John 1:1-3 In the beginning was the Word, and the Word was with God, and the Word was God. 2 He was in the beginning with God. 3 All things were made through Him, and without Him nothing was made that was made.
Since all things were created by Jesus, the Word, He must Himself, exist before all things. He was not created, but is the source of all creation.
In order for God to accomplish the redemption of all human beings, He would first have to become one of us. Beginning His life as an infant, Jesus was required to learn everything that we must learn. He took the most humble position possible, and endured every difficulty and trial of human life. He did this so that He could experience all of our frailties and fractures and finish His time on earth—perfect and without sin. This was necessary—for If Jesus had failed in even the smallest requirement of God’s law, He could not offer His life for ours. Jesus sacrifice must be perfect, according to the laws of the Old Testament sacrifice for sins.
Having lived a perfect life as a man, Jesus became the “second Adam,” who perfectly fulfilled the whole law of God. He then presented Himself to the Father, on our behalf, and took the full wrath of God for all sins. Jesus sacrifice was fully acceptable to God, for He rose again from the dead on the third day. If Jesus had made the slightest error in anything that was required of Him, He would have remained in the grave, and He would not have had to power to raise Himself from the dead, nor any of us.
This all began with the virgin birth. Without this fact of the Messiah, there would be nothing else to write or discuss. The Messiah must come into the world by a supernatural process of conception—apart from an earthly father (see Prophecy 1, Prophecy 21 and Prophecy 164). The one who would be qualified to die for the sins of the whole world would have to be born of a virgin, without the sin nature inherited from Adam. He would need to be a direct creation of God planted in the womb of a woman who would bear the sinless Messiah.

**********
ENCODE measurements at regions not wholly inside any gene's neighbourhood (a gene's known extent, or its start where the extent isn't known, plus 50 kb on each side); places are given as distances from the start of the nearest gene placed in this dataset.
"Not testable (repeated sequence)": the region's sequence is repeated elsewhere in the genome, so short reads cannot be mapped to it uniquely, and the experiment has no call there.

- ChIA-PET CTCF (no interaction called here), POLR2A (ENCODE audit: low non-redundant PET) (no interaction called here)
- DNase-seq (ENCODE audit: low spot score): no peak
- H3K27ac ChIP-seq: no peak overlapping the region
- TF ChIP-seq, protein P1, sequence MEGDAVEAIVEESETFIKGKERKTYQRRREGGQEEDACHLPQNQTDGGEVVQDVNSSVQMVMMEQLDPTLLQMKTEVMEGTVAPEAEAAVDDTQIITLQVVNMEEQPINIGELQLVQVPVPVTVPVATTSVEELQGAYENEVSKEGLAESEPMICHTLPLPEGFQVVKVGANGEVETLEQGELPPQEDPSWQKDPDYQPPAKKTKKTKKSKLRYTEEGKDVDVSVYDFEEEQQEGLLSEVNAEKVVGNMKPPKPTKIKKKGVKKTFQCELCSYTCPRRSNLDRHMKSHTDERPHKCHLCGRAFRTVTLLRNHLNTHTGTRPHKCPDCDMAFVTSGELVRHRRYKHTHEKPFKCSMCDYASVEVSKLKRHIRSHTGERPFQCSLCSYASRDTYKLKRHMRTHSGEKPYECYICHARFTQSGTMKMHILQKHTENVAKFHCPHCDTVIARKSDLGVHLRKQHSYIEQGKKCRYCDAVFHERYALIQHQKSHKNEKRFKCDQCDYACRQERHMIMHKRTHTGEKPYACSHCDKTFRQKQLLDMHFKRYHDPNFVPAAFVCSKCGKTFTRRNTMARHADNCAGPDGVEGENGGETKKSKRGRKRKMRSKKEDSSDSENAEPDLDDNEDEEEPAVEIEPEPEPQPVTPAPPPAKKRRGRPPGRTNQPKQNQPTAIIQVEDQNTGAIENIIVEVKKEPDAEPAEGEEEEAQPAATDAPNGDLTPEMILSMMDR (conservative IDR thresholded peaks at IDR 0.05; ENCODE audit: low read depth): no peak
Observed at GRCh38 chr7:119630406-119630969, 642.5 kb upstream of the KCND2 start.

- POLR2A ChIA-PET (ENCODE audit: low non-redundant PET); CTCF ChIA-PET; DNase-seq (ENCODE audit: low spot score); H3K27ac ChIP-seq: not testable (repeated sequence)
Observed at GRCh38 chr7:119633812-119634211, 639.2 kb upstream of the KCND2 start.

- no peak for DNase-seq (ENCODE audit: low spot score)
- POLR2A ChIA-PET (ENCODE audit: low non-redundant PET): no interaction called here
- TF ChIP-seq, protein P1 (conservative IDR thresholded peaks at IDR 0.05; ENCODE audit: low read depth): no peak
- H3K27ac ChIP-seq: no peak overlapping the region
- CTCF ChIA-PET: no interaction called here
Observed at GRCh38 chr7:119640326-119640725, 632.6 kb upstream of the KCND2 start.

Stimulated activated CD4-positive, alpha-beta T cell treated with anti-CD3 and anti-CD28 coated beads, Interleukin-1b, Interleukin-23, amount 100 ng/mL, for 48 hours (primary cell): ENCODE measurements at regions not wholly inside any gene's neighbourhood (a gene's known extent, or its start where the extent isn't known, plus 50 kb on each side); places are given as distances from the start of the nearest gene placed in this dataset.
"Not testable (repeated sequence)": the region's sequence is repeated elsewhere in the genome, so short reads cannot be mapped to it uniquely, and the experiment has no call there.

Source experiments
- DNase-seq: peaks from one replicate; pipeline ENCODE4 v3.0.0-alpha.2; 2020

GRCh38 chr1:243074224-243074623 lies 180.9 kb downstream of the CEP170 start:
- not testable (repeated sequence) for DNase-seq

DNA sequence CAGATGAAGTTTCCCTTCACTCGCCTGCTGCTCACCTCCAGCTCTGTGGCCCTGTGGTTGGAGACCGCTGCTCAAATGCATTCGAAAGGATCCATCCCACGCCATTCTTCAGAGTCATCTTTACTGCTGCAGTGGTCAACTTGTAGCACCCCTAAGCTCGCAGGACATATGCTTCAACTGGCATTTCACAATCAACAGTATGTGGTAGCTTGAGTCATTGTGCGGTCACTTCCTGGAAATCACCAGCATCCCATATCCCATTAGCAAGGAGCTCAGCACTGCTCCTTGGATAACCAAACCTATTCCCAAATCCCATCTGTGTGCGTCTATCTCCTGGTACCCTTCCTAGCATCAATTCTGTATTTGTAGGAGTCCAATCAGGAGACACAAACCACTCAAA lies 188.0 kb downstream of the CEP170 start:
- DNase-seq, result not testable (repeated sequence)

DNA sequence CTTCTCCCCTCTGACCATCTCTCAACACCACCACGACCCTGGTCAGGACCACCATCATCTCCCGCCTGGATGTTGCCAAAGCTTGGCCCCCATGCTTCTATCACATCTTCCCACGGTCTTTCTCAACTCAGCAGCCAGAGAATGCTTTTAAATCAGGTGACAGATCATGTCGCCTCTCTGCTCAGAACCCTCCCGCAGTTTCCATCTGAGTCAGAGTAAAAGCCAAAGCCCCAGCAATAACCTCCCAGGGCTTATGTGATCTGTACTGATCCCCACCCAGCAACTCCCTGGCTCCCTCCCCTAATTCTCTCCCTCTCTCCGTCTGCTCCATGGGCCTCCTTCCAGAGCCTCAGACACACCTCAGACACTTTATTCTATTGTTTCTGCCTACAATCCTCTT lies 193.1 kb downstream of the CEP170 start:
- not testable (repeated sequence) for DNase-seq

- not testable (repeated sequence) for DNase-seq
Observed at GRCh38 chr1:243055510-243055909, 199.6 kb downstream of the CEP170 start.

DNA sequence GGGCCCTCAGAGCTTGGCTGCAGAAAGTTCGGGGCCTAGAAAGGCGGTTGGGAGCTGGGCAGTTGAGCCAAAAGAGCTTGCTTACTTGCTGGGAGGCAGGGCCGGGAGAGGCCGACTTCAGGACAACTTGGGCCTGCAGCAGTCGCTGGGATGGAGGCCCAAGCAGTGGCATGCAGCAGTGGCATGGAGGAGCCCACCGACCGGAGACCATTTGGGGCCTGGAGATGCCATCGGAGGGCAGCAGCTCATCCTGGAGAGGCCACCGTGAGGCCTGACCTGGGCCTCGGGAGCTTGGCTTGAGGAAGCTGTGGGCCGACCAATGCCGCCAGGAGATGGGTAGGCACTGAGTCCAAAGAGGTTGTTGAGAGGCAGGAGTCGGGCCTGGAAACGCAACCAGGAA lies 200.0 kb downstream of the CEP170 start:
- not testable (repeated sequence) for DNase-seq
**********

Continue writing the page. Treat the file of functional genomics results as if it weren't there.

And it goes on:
Without His conception apart from the seed of a man, the Messiah would be born with a sin nature, just like all of us.
Medical science confirms that a Fetus does not receive its blood supply from the mother but from the father. An Ovum begins to produce its own blood supply immediately after the father’s sperm penetrates the egg, held in the body of the woman. An unfertilized ovum can never develop blood since the egg of the female does not contain the elements which are necessary for the production of blood. This subject is discussed in detail in Prophecy 164.
When the Savior lived among us and became one of us, He would have to remain without sin every second of every hour of every day for all of His life, or He could not be the Savior of all men.
The Bible is specific in that Jesus was fully man, just like every other man. He was descended from Adam, just as all of us are descended from Adam. He felt all of the same temptations to sin that you feel everyday, yet He never yielded to those temptations and committed no sin during the 33 ½ years of His earthly life. These facts are attested to in the New Testament by those who knew Jesus intimately.
Paul described Jesus as “without sin:“
Hebrews 4:15 For we do not have a High Priest who cannot sympathize with our weaknesses, but was in all points tempted as we are, yet without sin.
Peter testified that Jesus was without sin: